The Morrises, among others, argue that tribes shouldn’t be given control over public property. They also contend that employment preferences the tribes eventually want to instate at the Flathead properties are misguided.

“Tribal preference in hiring will be the standard and racial discrimination in hiring will occur on federal land with federal dollars,” the Morrises warn. Tribal representatives counter that they have no plans to get rid of any current non-Indian staff. They also note that in any case, the Bison Range will remain in federal ownership.

ACE and CERA have long conspired against tribal efforts to use federal laws and policies, as well as favorable court rulings, to their full advantage.

According to internal documents and a 2000 Montana Human Rights Network report, “Drumming Up Resentment: The Anti-Indian Movement in Montana,” ACE’s history spans back to 1972, when Charlo farmer Del Palmer and others formed Flathead Residents Earning Equality, or FREE.

Palmer, who frequently spouts anti-Indian rhetoric reminiscent of the pre-Civil Rights era, later became infamous for his repeated refusals to buy a state-tribal hunting permit before shooting pheasants on his reservation property.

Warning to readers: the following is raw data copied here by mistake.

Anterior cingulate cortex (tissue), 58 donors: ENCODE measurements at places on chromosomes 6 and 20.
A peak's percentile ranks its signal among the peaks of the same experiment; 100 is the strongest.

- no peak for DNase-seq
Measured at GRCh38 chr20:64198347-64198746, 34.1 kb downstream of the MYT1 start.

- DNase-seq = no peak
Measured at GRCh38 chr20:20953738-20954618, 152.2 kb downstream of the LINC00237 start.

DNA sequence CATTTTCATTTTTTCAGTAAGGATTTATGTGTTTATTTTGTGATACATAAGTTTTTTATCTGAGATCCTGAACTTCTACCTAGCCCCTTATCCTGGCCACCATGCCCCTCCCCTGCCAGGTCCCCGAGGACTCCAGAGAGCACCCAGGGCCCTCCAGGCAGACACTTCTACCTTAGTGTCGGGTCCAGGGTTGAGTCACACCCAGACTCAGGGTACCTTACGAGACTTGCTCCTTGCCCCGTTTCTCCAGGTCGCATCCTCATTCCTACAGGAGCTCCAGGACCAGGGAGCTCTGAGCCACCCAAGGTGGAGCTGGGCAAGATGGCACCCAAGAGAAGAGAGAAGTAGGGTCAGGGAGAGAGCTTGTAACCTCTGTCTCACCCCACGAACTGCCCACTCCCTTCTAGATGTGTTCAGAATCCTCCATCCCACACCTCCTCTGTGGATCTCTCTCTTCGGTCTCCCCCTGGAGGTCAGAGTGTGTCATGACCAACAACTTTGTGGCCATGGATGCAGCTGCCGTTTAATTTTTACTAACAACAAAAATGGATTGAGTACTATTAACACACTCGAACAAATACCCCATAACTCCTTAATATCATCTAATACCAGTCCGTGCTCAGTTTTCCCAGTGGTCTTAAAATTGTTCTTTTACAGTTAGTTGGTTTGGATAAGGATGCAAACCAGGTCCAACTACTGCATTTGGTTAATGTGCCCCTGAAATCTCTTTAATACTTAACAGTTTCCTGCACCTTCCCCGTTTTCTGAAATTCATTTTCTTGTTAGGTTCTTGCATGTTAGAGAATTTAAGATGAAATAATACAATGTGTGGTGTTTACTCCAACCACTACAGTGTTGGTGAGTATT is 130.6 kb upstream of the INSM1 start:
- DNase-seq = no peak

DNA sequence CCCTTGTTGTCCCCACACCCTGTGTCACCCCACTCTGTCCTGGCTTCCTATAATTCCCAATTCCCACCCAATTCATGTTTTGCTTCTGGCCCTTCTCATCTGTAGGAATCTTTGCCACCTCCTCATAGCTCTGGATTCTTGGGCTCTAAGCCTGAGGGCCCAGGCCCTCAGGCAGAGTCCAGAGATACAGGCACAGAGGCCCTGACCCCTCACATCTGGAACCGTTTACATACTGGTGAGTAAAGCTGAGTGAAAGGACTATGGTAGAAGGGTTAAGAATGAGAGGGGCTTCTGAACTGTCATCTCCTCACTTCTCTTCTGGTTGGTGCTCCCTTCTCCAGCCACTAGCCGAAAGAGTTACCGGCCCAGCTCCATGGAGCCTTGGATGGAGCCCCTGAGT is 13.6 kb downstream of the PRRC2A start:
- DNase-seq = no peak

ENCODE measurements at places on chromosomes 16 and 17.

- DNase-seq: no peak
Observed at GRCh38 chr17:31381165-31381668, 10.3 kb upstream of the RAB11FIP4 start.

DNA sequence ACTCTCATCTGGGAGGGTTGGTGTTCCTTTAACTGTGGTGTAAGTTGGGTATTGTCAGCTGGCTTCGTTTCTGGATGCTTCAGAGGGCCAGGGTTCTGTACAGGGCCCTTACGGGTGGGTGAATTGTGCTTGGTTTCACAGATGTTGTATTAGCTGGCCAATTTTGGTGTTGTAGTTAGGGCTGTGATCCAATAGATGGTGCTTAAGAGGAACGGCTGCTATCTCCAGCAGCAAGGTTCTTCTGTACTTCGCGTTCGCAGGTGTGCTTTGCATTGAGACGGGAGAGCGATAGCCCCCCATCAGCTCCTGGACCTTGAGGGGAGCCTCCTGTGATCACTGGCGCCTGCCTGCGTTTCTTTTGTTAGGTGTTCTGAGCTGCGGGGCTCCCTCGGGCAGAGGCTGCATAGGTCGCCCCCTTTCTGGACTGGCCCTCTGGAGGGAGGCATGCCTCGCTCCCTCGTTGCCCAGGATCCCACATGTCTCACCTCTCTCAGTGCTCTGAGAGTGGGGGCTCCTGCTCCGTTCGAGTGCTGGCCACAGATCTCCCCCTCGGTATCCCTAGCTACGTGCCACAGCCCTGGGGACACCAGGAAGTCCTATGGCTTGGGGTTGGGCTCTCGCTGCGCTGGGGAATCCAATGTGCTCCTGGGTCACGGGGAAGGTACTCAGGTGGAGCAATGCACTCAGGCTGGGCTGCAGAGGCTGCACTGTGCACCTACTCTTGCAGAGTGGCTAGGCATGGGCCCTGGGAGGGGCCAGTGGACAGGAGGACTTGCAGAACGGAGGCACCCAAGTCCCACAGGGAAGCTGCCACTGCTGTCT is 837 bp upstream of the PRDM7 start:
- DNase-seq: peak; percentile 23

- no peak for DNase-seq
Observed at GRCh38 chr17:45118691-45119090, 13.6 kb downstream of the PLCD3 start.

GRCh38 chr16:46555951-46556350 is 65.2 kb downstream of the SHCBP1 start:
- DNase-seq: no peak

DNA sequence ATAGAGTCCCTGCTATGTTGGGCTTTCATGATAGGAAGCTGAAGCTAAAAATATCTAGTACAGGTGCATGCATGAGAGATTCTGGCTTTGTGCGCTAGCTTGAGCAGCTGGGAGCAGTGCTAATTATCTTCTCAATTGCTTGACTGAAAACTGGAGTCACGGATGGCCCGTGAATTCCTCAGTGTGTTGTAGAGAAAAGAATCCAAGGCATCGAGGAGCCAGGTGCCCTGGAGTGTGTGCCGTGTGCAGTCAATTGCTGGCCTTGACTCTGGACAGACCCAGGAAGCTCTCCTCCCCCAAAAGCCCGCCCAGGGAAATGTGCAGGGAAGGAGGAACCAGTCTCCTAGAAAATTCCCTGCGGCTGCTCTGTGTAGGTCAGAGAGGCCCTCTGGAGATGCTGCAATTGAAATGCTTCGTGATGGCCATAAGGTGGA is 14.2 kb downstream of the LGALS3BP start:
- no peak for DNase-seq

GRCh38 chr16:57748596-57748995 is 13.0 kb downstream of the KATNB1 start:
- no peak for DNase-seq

“The ultimate solution is termination of the reservation and destruction of the Bureau of Indian Affairs,” he said in one interview. “The time’s coming that we’re going to have black this and black that and Indian this and Indian that in government. What would happen if our next governor was an Indian? We’d all be down the drain, I tell you.”

FREE’s main gripe in the 1970s was a $5 non-Indian recreation permit required by the tribes. Soon after, the group began lobbying for the dismantling of federal treaties. In an ironic attempt to become more palatable, the group’s name was later changed to Montanans Opposing Discrimination, or MOD. In 1983, Kalispell media gadfly George G. Ostrom was hired as MOD’s first executive director. A short time later, the group changed its name to All Citizens Equal.